Abstract Writing in APA Format: Research Paper Tips and Ideas

What is an Abstract?

To writers unfamiliar with APA format writing your first Abstract can be a bit daunting, but rest assured, it is not all that difficult once you get the hang of it. I suppose the first question would be, “What is an Abstract?” and to be concise, it is a basic summary of your entire paper. Sounds simple enough right? An abstract in more exact terms is a summary of your topic, research, conclusion, main points, and sometimes further/continued research opportunities.

What do I do now?

It is very short, 150-250 words, and follows a specific format that differs from the rest of your paper in some ways. When setting up a page for an abstract, the page header (running head) for your paper goes in the top left hand corner in all caps, like it would for the rest of the subsequent pages. The first written line of the abstract should say “Abstract” (without the quotations of course). It should not be bolded, underlined, italicized, or anything else. It should simply say “Abstract” and be centered. On the very next line begins your abstract. This paragraph is not indented or centered. The beginning line should be flush with the left side of the page. Finally, the abstract page, like the rest of the paper should be double spaced. The abstract goes after the cover page and before the paper itself when you are compiling the components to your paper. As far as APA formatting goes, that is about it.

Tips for Writing a Good Abstract

Sometimes it can be rather difficult for students to come up with a well written and concise abstract. I have assembled 5 tips for you to try so that you can create a strong, well-written abstract.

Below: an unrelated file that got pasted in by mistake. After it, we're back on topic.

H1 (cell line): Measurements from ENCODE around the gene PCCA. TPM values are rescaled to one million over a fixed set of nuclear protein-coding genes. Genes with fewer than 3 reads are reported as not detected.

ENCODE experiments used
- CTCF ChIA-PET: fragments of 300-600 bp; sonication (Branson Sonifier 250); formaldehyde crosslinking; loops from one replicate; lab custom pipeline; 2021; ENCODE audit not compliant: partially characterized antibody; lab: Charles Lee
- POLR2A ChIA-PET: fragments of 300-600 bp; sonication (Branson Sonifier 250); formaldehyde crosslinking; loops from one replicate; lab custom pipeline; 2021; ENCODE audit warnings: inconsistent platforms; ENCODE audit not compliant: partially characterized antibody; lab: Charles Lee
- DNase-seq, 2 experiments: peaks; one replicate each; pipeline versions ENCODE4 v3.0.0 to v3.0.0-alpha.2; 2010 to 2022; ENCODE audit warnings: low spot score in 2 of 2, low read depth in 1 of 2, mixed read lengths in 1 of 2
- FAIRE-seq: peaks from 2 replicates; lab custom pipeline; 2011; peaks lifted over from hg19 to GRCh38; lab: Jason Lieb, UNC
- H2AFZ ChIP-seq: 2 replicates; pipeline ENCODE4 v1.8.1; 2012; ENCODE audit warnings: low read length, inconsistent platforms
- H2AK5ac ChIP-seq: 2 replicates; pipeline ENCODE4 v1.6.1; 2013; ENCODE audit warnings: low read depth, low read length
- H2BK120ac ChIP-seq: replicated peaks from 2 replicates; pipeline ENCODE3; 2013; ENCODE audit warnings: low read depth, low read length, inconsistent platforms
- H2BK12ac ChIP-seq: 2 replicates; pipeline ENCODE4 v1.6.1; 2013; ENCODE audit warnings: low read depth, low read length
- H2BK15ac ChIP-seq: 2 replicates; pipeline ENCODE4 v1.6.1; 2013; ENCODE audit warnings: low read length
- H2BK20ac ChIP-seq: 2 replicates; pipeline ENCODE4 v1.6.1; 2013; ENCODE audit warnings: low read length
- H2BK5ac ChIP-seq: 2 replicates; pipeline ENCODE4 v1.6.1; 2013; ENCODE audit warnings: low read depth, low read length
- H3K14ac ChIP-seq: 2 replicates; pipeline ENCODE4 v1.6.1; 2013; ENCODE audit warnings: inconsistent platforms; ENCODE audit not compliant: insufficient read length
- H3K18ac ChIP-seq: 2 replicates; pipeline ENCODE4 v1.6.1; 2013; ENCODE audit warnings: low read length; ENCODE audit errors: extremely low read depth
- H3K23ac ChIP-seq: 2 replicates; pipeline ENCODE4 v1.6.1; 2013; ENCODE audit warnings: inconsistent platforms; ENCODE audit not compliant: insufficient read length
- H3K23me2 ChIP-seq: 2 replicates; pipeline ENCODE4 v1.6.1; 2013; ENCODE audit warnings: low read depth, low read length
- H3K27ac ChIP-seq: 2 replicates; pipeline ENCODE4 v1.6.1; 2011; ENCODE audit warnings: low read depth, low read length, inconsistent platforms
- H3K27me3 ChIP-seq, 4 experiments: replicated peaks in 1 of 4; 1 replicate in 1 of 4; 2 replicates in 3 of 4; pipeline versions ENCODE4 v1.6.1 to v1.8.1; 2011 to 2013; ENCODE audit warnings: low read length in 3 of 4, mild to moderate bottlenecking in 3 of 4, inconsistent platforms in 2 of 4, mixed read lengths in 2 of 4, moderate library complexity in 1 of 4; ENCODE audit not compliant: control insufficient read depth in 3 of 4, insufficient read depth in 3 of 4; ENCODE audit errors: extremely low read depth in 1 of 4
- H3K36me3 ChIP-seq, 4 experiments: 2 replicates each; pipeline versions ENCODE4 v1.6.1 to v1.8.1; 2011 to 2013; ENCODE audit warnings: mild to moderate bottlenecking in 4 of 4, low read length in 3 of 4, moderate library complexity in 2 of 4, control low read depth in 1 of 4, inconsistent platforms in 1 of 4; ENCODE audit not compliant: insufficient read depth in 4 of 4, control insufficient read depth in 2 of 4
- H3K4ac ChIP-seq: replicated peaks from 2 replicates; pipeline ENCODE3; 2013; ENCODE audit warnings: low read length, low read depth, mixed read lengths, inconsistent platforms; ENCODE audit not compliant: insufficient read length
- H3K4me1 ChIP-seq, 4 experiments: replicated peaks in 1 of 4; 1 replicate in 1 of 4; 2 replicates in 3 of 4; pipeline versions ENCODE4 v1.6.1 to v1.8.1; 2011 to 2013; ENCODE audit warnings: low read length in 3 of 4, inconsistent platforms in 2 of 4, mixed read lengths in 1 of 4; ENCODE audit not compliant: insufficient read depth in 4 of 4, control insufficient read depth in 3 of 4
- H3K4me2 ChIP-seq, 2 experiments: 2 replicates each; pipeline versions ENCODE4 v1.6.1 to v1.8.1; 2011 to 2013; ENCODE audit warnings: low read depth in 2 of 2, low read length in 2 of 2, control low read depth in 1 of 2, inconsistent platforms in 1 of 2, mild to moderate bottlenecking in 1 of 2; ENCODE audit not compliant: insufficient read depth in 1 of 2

1. First of all, the abstract will actually be the last thing that you write. It is really important that you write your entire paper out first and that you are happy with that before you start your abstract. No one writes a review for a book before the book is written, right?
  2. Make a rough draft. It is really important that you get all your ideas out. Don’t just throw something together in a couple minutes right before you print your paper (or email it) so you have something there to turn in. The abstract sets the tone for the rest of your paper and is just as important as your thesis statement in getting the reader’s attention
  3. KISS. Keep it short and simple. You have 150 – 250 words to summarize your entire paper. Make sure you get all your main points, your thesis, and your conclusion in. You do not need much else. This should be a “strictly business” piece of writing. No Fluff.
  4. Write your abstract in the order your paper is in. To get a good idea of what my abstract will look like, I usually take the first sentence of each paragraph and put it into a “rough abstract,” then edit it to make sense from there. Keep everything in the order you found it in. If it doesn’t make sense in your abstract, it probably doesn’t make sense in your paper either.
  5. Finally, look at other, professionally written, abstracts for inspiration. It never hurts to see if what you’re doing matches up with the real McCoy. Take a look at your friend’s or peer’s abstracts as well, and have them look at yours. Peer support is a great option.

If you follow the format and 5 tips I listed above, you should have no problem writing a fantastic abstract!

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